- Small businesses pay insufficient attention to analyzing potential risk.
- Large firms can assign responsibilities for risk management to a specialized staff manager.
- Risk management is not something that requires immediate attention- until something happens.
Risk Management Differences From Large Firms:
Loss prevention and loss avoidance =
Risk Control and Loss Reduction
Making funds available to cover losses that cannot be managed by risk avoidance.
- Risk transfer
- Risk retention
Buying insurance or making other agreements with others to transfer risk.
Choosing- whether consciously or unconsciously, voluntarily or involuntarily- to manage risk.
Designating part of the firm's earnings as a hedge against possible future risks.
- Property insurance
- Business interruption insurance
- Commercial General Liability (CGL) insurance
- Automobile insurance
- Workers' compensation insurance
- Crime insurance
- Business owner's policy (BOP)
- Package policy
Property and Casualty Insurance
- Named-peril approach
- All-risk approach
- Coinsurance provision
Identifies the specific perils covered.
Defines the perils covered by stating that all direct damages to property are covered except those caused by perils specifically excluded.
Property must be insured for at least 80% of its value or ca penalty will be applied to any covered loss.
Reimburses for loss of (anticipated) income plus continuing expenses due to direct loss impacting business revenues.
Business Interruption Insurance
Covers bodily injury and property damage for which the business is liable.
Commercial General Liability (CGL) Coverage
Protects against liabilty and physical damage to a vehicle resulting from insured perils such as collision, theft, vandalism, hail, and flood.
Provides benefits to employees for medical expenses, loss of wages, and rehabilitation expenses, as well as death benefits for employee's families.
Worker's Compensation Insurance
Coverage against employee dishonesty.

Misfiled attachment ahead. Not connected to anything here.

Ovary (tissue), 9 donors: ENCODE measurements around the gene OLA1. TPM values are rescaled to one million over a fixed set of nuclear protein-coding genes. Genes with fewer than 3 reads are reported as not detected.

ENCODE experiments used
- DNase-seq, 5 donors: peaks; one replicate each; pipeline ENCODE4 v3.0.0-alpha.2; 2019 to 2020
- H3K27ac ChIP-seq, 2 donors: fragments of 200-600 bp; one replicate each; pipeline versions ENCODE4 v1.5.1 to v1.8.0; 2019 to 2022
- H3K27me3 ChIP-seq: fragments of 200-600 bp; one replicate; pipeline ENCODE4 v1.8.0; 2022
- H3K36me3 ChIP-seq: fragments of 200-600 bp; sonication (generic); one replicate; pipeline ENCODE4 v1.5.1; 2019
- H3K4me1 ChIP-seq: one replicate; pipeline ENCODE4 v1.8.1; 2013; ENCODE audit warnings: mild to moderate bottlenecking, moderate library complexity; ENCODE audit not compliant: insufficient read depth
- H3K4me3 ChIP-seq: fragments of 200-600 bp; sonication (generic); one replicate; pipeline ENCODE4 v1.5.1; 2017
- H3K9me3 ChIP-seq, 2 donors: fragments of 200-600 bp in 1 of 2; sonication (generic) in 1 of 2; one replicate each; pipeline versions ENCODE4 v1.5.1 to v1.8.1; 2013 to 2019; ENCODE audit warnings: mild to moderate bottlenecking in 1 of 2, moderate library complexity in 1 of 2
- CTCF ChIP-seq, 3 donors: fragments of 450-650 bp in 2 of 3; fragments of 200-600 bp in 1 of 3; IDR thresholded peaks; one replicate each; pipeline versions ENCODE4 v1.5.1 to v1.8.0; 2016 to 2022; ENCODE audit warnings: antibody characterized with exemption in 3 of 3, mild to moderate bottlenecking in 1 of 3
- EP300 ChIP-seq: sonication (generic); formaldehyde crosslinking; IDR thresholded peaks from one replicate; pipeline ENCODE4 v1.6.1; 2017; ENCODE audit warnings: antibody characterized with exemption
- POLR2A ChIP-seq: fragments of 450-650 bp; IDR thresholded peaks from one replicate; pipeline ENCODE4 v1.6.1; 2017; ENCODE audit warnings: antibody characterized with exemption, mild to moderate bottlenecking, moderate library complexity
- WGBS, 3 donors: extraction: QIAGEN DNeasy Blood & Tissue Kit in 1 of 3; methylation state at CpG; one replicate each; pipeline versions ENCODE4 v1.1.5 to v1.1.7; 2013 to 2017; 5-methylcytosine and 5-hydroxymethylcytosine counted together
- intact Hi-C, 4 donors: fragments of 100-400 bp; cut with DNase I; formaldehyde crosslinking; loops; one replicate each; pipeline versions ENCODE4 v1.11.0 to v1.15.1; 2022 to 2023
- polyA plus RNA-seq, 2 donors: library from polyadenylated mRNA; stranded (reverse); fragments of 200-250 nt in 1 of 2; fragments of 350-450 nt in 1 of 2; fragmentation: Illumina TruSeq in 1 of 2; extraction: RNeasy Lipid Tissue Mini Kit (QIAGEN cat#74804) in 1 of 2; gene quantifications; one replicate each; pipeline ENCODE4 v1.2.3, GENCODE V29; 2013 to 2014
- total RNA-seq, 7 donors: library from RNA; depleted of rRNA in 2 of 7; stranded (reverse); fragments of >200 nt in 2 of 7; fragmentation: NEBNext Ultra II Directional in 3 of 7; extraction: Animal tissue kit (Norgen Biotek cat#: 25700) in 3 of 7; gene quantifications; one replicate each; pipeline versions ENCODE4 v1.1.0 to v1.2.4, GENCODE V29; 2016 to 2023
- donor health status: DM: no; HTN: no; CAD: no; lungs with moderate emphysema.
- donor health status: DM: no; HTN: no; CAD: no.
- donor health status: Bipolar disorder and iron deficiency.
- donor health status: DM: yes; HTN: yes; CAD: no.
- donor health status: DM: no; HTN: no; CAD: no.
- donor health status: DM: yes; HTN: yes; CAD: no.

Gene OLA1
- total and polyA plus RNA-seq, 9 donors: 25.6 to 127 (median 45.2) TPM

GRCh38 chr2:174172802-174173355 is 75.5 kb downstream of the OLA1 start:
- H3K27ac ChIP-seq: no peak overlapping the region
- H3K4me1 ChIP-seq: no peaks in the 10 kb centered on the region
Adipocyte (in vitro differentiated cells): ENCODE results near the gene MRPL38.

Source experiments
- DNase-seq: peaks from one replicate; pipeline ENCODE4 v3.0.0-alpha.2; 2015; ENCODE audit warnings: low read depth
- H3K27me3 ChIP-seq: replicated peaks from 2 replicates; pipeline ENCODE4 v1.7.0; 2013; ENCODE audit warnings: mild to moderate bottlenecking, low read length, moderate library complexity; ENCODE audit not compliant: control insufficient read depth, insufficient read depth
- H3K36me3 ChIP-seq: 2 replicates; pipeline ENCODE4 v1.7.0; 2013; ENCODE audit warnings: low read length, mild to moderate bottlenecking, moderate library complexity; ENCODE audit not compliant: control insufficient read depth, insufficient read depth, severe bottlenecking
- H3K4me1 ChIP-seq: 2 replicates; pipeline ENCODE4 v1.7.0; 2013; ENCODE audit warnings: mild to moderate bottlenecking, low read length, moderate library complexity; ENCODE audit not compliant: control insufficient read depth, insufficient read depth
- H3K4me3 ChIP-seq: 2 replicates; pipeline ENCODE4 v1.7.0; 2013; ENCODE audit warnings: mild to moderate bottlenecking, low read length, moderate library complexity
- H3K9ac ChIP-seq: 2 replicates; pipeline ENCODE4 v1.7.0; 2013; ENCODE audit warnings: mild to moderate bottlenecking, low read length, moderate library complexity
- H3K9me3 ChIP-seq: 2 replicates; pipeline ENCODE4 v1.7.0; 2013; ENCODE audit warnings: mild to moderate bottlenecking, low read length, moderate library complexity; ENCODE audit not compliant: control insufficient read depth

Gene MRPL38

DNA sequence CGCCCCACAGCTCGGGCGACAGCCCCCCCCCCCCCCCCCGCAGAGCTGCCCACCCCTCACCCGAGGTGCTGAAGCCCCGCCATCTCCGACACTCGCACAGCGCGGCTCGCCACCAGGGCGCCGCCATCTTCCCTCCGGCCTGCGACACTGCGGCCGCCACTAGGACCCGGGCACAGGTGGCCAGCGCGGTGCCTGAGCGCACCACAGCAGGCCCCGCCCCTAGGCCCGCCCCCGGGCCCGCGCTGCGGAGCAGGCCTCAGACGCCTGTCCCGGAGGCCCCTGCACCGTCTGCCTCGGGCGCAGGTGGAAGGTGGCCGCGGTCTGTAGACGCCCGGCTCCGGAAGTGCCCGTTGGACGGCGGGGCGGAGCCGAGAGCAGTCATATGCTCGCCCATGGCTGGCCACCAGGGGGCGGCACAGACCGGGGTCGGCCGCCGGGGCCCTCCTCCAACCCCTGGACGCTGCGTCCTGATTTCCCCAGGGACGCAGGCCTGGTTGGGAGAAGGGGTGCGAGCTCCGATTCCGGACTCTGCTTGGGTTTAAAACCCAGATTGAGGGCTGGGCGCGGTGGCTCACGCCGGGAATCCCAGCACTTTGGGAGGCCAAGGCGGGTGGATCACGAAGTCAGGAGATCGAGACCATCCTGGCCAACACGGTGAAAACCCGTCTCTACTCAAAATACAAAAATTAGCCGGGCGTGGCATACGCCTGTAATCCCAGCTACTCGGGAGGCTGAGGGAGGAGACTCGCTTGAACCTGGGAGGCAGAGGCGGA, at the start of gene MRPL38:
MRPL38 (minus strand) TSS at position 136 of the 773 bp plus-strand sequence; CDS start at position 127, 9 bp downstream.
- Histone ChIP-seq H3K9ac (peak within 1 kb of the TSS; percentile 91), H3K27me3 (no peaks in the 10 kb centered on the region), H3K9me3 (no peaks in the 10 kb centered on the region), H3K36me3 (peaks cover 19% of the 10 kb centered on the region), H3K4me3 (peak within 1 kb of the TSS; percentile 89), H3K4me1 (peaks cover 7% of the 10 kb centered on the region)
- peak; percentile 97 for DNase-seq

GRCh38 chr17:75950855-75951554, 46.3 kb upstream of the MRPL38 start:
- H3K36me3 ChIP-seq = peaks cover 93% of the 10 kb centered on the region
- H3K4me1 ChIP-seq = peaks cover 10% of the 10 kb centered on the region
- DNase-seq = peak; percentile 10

A business version of a homeowner's policy, designed to meet the real and personal property and liability insurance needs of small business owners.
Business Owner's Policy (BOP)
- A lower premium than would otherwise be required to purchase all coverages separately
- Automatic inclusion fo business interruption insurance.
- Automatic replacement value protection, as opposed to actual cash value protection.
Advantages of BOP
A policy for small businesses that do not qualify for a BOP that combines property insurance and commercial general liability insurance.
- Lower premium than would otherwise be required to purchase all coverages seprately.
- Ease of adding other coverages more economically.
- Inclusion of business interruption insurance
- Inclusion of crime insurance
Advantages of Package Policy
- Health Insurance
- Health Maintenance Organization (HMO)
- Preferred Provider Organization (PPO)
- Key-Person Insurance
- Disability Insurance
Life and Health Insurance
Coverage for medical care at hospitals, doctors' offices, and rehabilitation facilities, that usually includes outpatient services and prescription drugs.
A managed-care network that provides health insurance that is generally less expensive than that of a PPO but limits employees' choices of medical care providers more than a PPO does.
Health Maintenance Organization (HMO)
A managed-care network that provides health insurance that is generally more expensive than an HMO but offers a broader choice of medical providers.
Preferred Provider Organization (PPO)
Provides benefits upon the death of a firm's key personnel.
Provides benefits upon the disability of a firm's partner of other key employee.
- Disability buyout insurance
- Key-person disability insurance